Guy Kawasaki's Rules for Revolutionaries isn't just about high-tech. It's not even just about business. At its most inspirational, it's a primer for living, a kick in the pants that screams "don't let Bozosity grind you down."
Advice like this is the author's stock in trade. Kawasaki is the former chief evangelist for Apple and is now the founder of Garage.com, a Silicon Valley-based firm that helps start-ups find seed money.
His book is less a how-to manual than a how-to-think guide, sprinkled with such "exercises" as: "Access your Web site via a 28.8K modem. Extra credit: Access your Web site via America Online and 28.8K modem."
Some of Kawasaki's ideas ("churn, baby, churn"; "think digital, act analog"; "eat like a bird, poop like an elephant") may seem off-the-cuff, but they are heavily referenced, gleaned from keen observation and illustrated with examples that range from the Wright brothers to the Grateful Dead.
Even if you have no interest in revolutionizing anything, Rules for Revolutionaries is worth the price of purchase for these tidbits alone. After all, they just might come in handy at your next VC cocktail party.
Rules For Revolutionaries
As if revolutionaries really followed rules, Guy Kawasaki puts
forth a top 10 list for aspiring entrepreneurs in his book Rules
for Revolutionaries: The Capitalist Manifesto for Creating and
Marketing New Products and Services. Still, the result is a fun
combination of counter-intuitive advice (Rule #2: Don't Worry,
Be Crappy) and rather obvious advice (Rule #9: Don't Ask People
To Do Something That You Wouldn't).
Kawasaki writes with humor and irreverence, drawing on his own
experiences and the experiences of other companies and individuals.
Elaborating on Rule #2, he describes how he helped ship what he now
calls a crappy product in 1984, the first Macintosh Personal
Computer. He writes that the Mac had a host of shortcomings, notably
only 128K of RAM, no hard disk, and no color display. But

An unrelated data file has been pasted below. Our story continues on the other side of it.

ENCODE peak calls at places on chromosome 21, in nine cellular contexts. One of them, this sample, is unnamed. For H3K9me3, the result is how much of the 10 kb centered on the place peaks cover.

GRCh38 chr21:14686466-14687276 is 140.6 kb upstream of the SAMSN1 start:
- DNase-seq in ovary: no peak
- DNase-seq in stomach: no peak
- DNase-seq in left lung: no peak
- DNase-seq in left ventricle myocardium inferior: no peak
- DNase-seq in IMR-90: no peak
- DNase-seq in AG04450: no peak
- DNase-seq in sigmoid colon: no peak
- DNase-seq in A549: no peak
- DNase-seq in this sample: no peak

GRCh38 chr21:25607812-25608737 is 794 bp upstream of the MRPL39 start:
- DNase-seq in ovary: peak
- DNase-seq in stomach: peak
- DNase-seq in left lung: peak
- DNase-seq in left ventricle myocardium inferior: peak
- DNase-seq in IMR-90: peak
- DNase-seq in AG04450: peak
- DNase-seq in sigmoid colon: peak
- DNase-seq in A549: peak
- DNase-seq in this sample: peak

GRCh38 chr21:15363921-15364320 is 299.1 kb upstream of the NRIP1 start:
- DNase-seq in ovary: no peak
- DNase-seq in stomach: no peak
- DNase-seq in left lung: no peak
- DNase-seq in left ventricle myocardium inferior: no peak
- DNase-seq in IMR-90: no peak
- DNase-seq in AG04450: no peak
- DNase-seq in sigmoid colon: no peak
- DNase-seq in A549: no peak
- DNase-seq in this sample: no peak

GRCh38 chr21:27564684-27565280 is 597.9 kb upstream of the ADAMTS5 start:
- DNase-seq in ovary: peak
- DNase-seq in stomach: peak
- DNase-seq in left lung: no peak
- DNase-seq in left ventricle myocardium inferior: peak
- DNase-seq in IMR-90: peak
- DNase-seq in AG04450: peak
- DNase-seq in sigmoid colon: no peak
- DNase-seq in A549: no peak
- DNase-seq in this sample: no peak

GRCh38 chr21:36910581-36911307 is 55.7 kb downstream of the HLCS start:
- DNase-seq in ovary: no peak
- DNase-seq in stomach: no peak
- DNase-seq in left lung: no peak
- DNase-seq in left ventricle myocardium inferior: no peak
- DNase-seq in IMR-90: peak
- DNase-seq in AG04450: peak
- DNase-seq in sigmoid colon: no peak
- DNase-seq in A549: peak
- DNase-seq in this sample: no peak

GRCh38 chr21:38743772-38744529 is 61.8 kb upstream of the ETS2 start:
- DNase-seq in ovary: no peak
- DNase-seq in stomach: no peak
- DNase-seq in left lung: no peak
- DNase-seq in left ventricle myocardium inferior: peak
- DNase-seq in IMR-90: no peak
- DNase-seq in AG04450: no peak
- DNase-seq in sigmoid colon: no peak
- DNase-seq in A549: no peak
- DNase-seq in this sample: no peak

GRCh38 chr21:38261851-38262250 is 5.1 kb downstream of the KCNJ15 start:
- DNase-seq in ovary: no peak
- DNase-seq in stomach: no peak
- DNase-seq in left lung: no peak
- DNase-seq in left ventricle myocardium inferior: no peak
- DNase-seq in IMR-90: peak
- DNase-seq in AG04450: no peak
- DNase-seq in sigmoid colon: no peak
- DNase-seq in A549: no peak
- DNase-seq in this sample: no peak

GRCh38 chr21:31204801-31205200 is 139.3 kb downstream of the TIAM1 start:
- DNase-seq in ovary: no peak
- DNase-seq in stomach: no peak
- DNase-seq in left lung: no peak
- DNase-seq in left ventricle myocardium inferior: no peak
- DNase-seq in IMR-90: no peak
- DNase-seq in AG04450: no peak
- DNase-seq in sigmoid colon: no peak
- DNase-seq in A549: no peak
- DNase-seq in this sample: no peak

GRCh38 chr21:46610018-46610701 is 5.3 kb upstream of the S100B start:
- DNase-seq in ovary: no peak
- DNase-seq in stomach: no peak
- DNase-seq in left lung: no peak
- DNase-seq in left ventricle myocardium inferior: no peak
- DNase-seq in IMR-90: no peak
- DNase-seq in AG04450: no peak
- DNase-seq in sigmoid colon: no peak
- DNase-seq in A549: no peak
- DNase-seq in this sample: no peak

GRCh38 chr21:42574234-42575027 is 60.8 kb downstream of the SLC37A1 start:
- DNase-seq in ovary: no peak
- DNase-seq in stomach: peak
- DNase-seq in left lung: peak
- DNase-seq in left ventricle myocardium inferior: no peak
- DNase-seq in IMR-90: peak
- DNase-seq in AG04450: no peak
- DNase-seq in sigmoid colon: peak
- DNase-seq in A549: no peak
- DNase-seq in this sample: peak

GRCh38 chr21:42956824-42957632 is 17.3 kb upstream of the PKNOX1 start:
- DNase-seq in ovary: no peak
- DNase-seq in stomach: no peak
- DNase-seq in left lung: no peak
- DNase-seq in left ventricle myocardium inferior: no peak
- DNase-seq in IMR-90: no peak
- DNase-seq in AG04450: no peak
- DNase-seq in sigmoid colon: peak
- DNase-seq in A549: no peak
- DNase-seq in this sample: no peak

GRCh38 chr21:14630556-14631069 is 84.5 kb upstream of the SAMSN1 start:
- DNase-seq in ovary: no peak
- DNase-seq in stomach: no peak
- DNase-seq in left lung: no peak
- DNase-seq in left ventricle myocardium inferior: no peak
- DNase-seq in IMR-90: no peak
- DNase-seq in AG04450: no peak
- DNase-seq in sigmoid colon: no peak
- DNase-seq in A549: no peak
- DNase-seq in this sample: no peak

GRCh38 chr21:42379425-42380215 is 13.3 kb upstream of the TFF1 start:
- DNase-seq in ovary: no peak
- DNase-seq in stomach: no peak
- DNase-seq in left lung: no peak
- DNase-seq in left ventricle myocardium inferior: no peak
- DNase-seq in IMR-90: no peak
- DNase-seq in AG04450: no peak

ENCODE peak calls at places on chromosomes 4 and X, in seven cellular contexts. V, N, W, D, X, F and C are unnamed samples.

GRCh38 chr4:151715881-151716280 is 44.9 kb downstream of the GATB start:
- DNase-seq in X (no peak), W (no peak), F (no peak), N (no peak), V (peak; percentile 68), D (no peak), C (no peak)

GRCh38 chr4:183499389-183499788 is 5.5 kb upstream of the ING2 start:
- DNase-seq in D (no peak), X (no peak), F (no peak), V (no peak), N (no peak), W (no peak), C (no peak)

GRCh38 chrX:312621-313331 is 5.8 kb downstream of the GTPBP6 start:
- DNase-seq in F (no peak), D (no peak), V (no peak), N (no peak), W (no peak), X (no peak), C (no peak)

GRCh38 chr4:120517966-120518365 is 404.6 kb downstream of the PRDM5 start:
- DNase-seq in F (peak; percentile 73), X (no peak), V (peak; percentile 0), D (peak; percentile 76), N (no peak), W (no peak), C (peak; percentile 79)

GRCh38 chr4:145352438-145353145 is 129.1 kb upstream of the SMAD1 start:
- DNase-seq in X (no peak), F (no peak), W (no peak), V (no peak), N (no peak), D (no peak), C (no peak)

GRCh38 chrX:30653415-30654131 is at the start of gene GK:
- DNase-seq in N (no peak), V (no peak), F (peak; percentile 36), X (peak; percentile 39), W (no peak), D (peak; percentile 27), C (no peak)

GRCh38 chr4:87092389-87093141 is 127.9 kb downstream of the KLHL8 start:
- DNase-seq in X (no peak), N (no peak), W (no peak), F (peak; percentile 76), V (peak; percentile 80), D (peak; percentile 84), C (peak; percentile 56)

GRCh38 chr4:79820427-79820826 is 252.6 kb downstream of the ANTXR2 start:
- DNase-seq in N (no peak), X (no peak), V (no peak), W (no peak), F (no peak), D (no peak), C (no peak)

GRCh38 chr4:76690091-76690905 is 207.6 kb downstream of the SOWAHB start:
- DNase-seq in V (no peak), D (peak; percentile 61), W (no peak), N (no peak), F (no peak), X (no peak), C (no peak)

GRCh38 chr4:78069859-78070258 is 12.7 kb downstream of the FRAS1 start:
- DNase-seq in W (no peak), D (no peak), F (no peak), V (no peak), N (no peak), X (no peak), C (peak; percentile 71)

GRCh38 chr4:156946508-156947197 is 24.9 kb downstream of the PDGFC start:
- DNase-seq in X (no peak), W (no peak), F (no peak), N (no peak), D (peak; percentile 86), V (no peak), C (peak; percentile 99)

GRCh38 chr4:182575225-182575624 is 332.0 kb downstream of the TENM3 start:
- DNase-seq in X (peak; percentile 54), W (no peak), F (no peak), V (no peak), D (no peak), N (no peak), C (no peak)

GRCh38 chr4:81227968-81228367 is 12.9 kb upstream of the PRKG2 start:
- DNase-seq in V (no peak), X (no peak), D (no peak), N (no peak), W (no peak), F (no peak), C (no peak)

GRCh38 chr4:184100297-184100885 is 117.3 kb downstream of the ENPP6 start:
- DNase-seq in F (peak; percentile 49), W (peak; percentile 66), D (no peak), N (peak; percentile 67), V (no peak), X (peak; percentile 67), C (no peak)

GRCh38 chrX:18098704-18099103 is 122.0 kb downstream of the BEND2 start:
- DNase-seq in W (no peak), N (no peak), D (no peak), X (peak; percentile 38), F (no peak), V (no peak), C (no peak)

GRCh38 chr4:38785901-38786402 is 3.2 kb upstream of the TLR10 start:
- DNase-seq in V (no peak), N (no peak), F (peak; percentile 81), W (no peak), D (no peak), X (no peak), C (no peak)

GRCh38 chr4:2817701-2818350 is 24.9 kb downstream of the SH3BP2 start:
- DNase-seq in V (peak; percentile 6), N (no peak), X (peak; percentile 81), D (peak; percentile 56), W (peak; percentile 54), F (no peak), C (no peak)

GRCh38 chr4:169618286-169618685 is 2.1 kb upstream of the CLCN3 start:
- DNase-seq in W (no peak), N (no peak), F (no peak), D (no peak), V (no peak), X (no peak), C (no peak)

Kawasaki's point was don't stay crappy. He writes that
"revolutionary products don't fail because they are shipped too
early. They fail because they aren't revised fast enough."
In a later chapter, Kawasaki holds up Microsoft as a company that
has mastered the art of revision.
Regarding Rule #9, although obvious, revolutionaries still need to
be reminded of it. Kawasaki relates how a California bank took
telemarketing beyond rudeness; it would automatically dial people at
home, but when they picked up, they would be put on hold until a
sales representative was available.
Kawasaki's thesis is based on the acronym "DICEE." It
describes great products and services as "Deep, Indulging, Complete,
Elegant, and Evocative." The Breitling Aerospace watch is an example
of a DICEE product (pages 24-25):
"Great products are deep. Their features and functions
satisfy desires that you didn't know you had at the time of
purchase. The mark of a deep product is wishing it had a feature
after you've used it for a while and then discovering that it
"Deep products grow with you, so you don't have to buy
another product soon thereafter. Indeed, a savvy consumer will buy
a product or service that, though too deep initially, will allow
for the future growth as the user becomes more sophisticated.